Tuesday, October 28, 2008

Shakti Samanta and bollywood films

Shakti Samanta and bollywood films.

Shakti Samanta had entertained the viewers of bollywood films with romantic films from the 50s to 80s. He created a suspense thriller in the late 50s titled Howrah Bridge where the main roles were played by Ashok Kumar and Madhubala. OP Nayyar contributed a lot for the music of the film with Asha Bhosle’s song “aiye meherba” and Geeta Dutt’s song “mera naam chin chin chu” becoming great hits.

In the early 60s, Shakti Samanta created coloured film Kashmir Ki Kali, where the entire film was shot in the exotic locations of Jammu and Kashmir. The songs composed by OP Nayyar in the film created milestone in Indian playback history. Rafi’s songs “diwana hua badal”, “yeh chand sa roshan chehra”, “kisi na kisi se”, “isharon isharon”, “yeh duniya usi ki” became super hit and the western and eastern blend of music enchanted the listeners for over 20 years. Shammi Kapoor and Sharmila Tagore were sublime in their respective roles.

Shakti Samanta experimented with same team in the film An Evening in Paris,where Sharmila acted in double role. This time the music composed by Shankar Jaikishan again amused the audience. The songs of Rafi including “raat ke humsafar”, “akele akele”, “aasman se aaya farishta”, had loud orchestration and French music embedded in them. Pran also did well in the negative role given to him.

In the late 60s and early 70s, Shakti Samanta gave musical blockbusters like Aradhana and Amar Prem, and SD Burman and RD Burman’s music in these films were great assets. Rajesh Khanna acted opposite Sharmila Tagore in these films and the romantic stories appealed to the cinematic audience. Sharmila even acted in a double role in the film Aradhana. Amar Prem was the hindi version of Uttam Kumar’s successful Bengali film Nishipadda.

In the mid-70s, Shakti Samanta experimented with Uttam Kumar in the films Amanush and Anand Ashram. Amanush dealt with the life of the fishing community in the sunderbans. The exploitation of the people by the middlemen and the role played by the local police officer was also shown in the film. Anil Chatterji as police officer and Utpal Dutt as the middleman played their roles to perfection. The music composed by Shyamal Mitra was appreciated with Kishore Kumar’s song “dil aisa kisi ne” becoming big hit.

Anand Ashram was equally successful. It related to the story of Uttam Kumar losing his wife Sharmila Tagore when she gave birth to her child. He was a successful doctor and sacrificed his life for the benefit of poor villagers. He ultimately met his father Ashok Kumar at the end of the film when his son Rakesh Roshan bridged the gap between father and grandfather. The music of Shyamal Mitra was successful once again with KK’s song and Asha’s song “sara pyar tumhara” becoming record hit.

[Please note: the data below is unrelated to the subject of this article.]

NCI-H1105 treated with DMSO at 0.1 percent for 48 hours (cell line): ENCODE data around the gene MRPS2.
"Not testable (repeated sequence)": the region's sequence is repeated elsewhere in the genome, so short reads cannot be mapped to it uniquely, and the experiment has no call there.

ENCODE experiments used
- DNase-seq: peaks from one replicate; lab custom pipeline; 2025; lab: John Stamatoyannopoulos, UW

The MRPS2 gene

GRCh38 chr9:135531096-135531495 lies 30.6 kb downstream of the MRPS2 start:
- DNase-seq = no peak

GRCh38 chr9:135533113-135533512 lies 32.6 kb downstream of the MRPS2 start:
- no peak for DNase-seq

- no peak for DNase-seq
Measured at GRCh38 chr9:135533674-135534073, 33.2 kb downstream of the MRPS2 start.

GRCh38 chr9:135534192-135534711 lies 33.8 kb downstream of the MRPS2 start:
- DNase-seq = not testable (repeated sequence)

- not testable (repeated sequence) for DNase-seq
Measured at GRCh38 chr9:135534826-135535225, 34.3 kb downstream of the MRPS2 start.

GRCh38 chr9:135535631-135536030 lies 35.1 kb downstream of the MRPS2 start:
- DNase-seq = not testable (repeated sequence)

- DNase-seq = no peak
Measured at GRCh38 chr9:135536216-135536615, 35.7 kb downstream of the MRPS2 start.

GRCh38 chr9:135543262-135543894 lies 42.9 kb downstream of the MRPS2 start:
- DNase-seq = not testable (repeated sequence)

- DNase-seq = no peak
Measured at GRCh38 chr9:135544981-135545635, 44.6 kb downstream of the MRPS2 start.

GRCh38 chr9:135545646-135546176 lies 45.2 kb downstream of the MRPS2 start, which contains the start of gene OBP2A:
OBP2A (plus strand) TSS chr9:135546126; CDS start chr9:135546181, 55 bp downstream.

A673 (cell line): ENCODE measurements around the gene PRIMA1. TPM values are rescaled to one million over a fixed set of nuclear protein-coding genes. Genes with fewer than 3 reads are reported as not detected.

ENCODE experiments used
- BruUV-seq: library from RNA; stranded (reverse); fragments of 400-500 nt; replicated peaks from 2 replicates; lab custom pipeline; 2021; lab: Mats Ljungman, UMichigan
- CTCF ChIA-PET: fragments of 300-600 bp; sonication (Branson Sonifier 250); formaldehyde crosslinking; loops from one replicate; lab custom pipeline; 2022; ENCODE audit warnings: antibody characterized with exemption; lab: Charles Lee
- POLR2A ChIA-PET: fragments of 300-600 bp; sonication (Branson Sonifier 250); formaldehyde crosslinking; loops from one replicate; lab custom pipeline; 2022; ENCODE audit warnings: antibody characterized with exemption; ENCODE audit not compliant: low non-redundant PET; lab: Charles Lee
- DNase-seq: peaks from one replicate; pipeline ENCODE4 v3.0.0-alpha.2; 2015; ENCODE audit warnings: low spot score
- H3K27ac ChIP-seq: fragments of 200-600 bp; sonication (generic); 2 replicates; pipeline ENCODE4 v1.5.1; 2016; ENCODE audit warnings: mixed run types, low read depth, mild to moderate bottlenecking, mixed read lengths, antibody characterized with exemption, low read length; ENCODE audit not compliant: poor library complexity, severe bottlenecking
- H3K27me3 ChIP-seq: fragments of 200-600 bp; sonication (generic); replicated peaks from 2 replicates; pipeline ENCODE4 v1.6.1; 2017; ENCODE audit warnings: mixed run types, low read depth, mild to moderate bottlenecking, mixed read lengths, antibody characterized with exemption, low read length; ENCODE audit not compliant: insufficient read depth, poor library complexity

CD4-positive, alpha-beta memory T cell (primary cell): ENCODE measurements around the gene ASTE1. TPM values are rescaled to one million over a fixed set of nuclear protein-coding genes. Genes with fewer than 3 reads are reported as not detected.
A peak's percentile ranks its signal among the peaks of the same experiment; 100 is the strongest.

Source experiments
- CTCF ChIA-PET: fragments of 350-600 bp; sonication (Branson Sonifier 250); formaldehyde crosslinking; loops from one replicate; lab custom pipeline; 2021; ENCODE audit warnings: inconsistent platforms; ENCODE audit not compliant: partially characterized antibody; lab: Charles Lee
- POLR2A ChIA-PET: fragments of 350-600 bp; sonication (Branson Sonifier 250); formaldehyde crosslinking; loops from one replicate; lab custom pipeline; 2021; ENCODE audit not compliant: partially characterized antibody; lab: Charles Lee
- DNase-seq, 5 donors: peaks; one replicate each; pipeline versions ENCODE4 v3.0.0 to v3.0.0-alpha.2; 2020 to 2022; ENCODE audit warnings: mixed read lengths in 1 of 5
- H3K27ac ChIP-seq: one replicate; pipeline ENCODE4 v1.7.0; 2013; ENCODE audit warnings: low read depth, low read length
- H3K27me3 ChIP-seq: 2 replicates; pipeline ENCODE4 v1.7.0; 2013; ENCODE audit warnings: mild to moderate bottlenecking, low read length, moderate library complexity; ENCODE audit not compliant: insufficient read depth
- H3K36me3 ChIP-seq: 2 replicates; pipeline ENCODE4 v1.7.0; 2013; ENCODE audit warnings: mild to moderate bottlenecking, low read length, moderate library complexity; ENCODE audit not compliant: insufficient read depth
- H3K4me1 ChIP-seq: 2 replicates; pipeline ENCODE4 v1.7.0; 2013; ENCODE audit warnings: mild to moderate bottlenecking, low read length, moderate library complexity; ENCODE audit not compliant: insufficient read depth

Shakti Samanta also used Big B and Rakhee in the film Barsaat Ki Ek Raat, where the same team of Utpal Dutta and other actors were used. The action film had good music composed by RD Burman and powerful performance of Amzad Khan in a negative role.

Shakti Samanta’s films should be remembered for romantic stories, colourful locations and melodious music which had drawn the viewers to cinema halls in the 60s and 70s.

3 comments:

Rumi said...

The music of OP Nayyar in Shakti Samanta's film Kashmir Ki Kali and music of SJ in An Evening in Paris was brilliant. Probably the strong music and outstanding photgraphy enchanted the viewers more than anything else. Sharmila acted in most of the films of Shakti Samanta but she was sublime in her role in Anand Ashram.
Rumi Chatterji.

Souvik-indrajalik said...

Shakti Samanta had also used different types of locations in picturising his films. Kashmir Ki Kali was shot in Jammu & Kashmir. An Evening in Paris was shot in France. Amar Prem was shot in Kolkata, Amanush was shot in the Sunerbans in West Bengal. Good photography along with good music conributed in the success of Shakti Samanta's films.
Souvik Chatterji.

Souvik-indrajalik said...

Shakti Samanta had also experimented with different set actors all along his career. In the 50s he had used Ashok Kumar, in the 60s Shammi Kapoor, in the 70s Uttam Kumar and Big B. Whenever directors are flexible with casting, they can extract the best work from the actors and the films also have variety.
Souvik Chatterji.